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Development   /  Taryn Brumfitt

Embrace Kids

Embrace Kids will sew the seed of body positivity and education, changing the lives of the leaders of tomorrow.


Impact areas





  • DIRECTOR Taryn Brumfitt

  • PRODUCER Taryn Brumfitt



An important documentary about the relationship children have with their bodies. Why do so many boys and girls hate their bodies and what can we do about it? Taryn Brumfitt, Director of the award winning documentary Embrace explores the world of  body image through the eyes of children. 

The film will cover topics including social media, photoshopping, "fitspiration", the influence of media and advertising on body image and role models. 

The film will unpack why body image has become a global problem of epidemic proportions and will offer solutions to help children to foster a positive body image. 

If you've seen Embrace the documentary you will know how powerful Embrace Kids will be, created with the same passion, heart and soul - just for a younger audience. (9-14 years old) 

Support this project

6.69% funded
  • $500,000.00

  • $33,425.00

  • December 2019

  • 4

Minimum amount is $ Maximum amount is $





Alicia Tomlin $5,000.00
Julia Wyer $30.00
Anonymous $100.00

Issue Summary

A short summary of the issue the documentary is addressing

Body dissatisfaction affects up to 70% of children and adolescents. Alarming research has found that Australian kids as young as eight are suffering from poor body image that could have serious and long-term health consequences. The following statistics highlight the critical need for education programs about healthy body image before the onset of puberty:

- By age seven , one in four kids has engaged in dieting behaviour
- 70% of adolescent girls dislike their body
- 1/3 of adolescent boys wished they were bigger

Using Embrace Kids as a tool, we will promote positive body image by encouraging boys and girls to be more accepting of who they are, to use positive language regarding their bodies and others, and to help them reconnect with how their body ‘feels’ rather than how it ‘looks’. This is going to be a powerful film providing a platform for the health and wellbeing of the future.


What is the impact vision statement of the documentary?

The Embrace Kids documentary is the next step in our Embrace journey. Recent studies suggest that body image is the number one issue affecting our children, and we want to be part of the solution. Embrace’s impact campaign will arm boys and girls with the skills that will make them resilient and unshakeable when bombarded with negative images in the media.


What outcomes does the project hope to achieve from making this documentary?

The Embrace Kids project is not just about making a film that is seen by students in schools; we want the impact to go further, into homes and communities. Working with education specialists and our community integration team, we plan on creating several free resources for teachers, parents and local health organisations. These resources will include study guides to support teachers in facilitating group discussions in the classroom, and ‘parent packs’ that will help parents and guardians to integrate the message of the film at home.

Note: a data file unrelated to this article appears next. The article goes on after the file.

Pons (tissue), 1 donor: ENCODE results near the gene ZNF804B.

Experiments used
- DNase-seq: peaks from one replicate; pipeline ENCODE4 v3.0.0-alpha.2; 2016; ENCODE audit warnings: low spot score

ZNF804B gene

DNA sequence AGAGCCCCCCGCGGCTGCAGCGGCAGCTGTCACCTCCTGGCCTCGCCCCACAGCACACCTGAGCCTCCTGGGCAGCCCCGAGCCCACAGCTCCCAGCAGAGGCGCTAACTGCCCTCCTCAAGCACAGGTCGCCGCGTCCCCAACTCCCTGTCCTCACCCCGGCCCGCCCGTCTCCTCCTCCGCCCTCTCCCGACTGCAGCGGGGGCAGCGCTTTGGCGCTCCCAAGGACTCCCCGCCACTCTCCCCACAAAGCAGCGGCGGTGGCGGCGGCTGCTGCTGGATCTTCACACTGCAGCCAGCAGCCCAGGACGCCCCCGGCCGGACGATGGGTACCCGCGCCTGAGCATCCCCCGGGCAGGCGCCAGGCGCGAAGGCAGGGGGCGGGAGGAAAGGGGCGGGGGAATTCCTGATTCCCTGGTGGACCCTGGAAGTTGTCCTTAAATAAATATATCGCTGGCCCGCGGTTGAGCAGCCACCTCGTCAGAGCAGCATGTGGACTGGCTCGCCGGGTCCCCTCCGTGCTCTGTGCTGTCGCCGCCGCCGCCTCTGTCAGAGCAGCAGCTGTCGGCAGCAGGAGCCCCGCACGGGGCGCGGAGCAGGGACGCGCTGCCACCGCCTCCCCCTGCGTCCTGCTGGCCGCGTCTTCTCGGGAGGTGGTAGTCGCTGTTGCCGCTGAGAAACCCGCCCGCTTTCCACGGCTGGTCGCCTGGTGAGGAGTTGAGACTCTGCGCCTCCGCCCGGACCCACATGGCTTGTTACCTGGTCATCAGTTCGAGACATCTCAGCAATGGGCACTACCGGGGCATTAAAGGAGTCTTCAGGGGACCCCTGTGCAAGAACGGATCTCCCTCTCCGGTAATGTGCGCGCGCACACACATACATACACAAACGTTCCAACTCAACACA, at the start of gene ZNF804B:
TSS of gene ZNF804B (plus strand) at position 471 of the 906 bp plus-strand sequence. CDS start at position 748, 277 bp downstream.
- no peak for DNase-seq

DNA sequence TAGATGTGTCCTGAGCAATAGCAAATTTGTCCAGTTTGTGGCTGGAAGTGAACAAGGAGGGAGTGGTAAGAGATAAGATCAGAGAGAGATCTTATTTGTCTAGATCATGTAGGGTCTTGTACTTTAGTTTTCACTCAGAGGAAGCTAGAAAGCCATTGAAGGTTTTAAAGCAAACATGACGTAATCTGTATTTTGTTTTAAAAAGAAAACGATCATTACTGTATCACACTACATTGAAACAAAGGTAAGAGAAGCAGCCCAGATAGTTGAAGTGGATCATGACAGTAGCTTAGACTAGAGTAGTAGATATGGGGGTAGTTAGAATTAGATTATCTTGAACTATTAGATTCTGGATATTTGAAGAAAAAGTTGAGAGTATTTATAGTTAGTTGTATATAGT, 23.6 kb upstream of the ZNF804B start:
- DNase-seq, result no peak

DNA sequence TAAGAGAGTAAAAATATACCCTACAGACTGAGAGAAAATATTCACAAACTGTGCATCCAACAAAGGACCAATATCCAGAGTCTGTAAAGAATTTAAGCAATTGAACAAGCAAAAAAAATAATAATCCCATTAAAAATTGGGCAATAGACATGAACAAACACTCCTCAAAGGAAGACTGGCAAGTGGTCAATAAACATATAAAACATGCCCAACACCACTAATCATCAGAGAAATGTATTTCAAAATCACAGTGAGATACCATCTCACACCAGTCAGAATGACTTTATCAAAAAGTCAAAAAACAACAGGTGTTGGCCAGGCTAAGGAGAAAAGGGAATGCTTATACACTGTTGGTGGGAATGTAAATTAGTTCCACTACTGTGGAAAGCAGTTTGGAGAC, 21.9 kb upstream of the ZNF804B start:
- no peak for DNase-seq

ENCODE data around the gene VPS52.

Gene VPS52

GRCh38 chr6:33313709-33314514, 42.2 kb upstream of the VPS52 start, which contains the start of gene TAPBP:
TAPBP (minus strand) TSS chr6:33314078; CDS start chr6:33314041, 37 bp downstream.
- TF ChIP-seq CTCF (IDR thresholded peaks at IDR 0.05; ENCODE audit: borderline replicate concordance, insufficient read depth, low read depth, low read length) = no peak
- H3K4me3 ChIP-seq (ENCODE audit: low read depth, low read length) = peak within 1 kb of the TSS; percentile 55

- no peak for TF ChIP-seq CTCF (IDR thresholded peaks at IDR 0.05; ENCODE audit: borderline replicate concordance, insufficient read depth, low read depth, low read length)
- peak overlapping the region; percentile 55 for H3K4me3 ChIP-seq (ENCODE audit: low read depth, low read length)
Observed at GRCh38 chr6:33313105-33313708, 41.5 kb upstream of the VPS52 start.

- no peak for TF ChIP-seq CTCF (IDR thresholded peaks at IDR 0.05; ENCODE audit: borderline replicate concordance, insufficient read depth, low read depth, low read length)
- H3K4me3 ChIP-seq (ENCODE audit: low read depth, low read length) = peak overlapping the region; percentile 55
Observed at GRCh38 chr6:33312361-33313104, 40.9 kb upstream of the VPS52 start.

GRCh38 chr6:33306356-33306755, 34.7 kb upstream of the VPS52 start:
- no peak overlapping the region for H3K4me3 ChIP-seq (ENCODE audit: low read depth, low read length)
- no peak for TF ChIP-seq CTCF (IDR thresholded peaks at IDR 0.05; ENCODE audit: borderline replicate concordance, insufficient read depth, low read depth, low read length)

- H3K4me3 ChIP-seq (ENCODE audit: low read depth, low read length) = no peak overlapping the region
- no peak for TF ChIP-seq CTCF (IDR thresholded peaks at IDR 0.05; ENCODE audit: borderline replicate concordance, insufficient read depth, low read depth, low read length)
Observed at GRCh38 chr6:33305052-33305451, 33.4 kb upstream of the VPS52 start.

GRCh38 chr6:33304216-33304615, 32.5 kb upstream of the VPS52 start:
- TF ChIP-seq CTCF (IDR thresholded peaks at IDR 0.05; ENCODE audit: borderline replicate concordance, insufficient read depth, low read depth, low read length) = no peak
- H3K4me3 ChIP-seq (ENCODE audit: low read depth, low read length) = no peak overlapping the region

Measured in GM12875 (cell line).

How will partnerships with this project help inform the project development?

The combination of evidence-based practice brought together with the creative and engaging approach of film, is one that we believe will have a significant and lasting impact on the wellbeing of young children and adolescents in Australia and around the world.

The following phases have been proposed by Dr Zali Yager and Dr Ivanka Prichard to ensure the effectiveness of the documentary:

2. Developing focus groups with young people, parents, and teachers whilst in the development of the film in order to ensure that the right messages are being conveyed

3. Conducting a Randomised Controlled Trial of the film in Australian primary schools to demonstrate effectiveness. This will involve a controlled trial of the full film with over 500 8-12 year-olds in a school setting, using baseline and follow up measures to determine whether those children that see the film have a greater increase in positive body image compared to those who have not seen the film.

Audience Engagement and Social Impact

What actions does this project hope for its viewers after seeing this film?

“Children are so anchored down by body image issues, I want the Embrace Kids documentary to give them hope to know there is an alternative to being 'at war' with their body. When I first saw the data from Dr Yager and Dr Prichard showing the positive impact my first documentary Embrace had on women's health and wellbeing, I knew I wanted to create the same positive change for children. As a mother of 2 boys and a girl, I want them to grow up valuing their body not as an ornaments but rather a vehicle in life. I've seen with my own eyes the devastation that poor body image can have on an individual and entire families, this is why Embrace Kids is so important, and I hope that people and philanthropists will see this project as worthy of supporting.”

- Taryn Brumfitt, Founder Body Image Movement / Director Embrace the documentary

Measurement and Evaluation

What is the projects indicators for success?

Our main indicator for success is creating an effective free resource which is made available in schools around Australia for children 8-12 years of age.

The impact of our success can be measured in many different ways:

• The reach of the film and how many audiences were able to see it

• Number of people actively joining the Body Image Movement

• Any changes to advertising policies and practices

• Changes in attitude through social media

• A shift in future statistics which measure the rates of eating disorders, depression and anxiety caused by body image issues.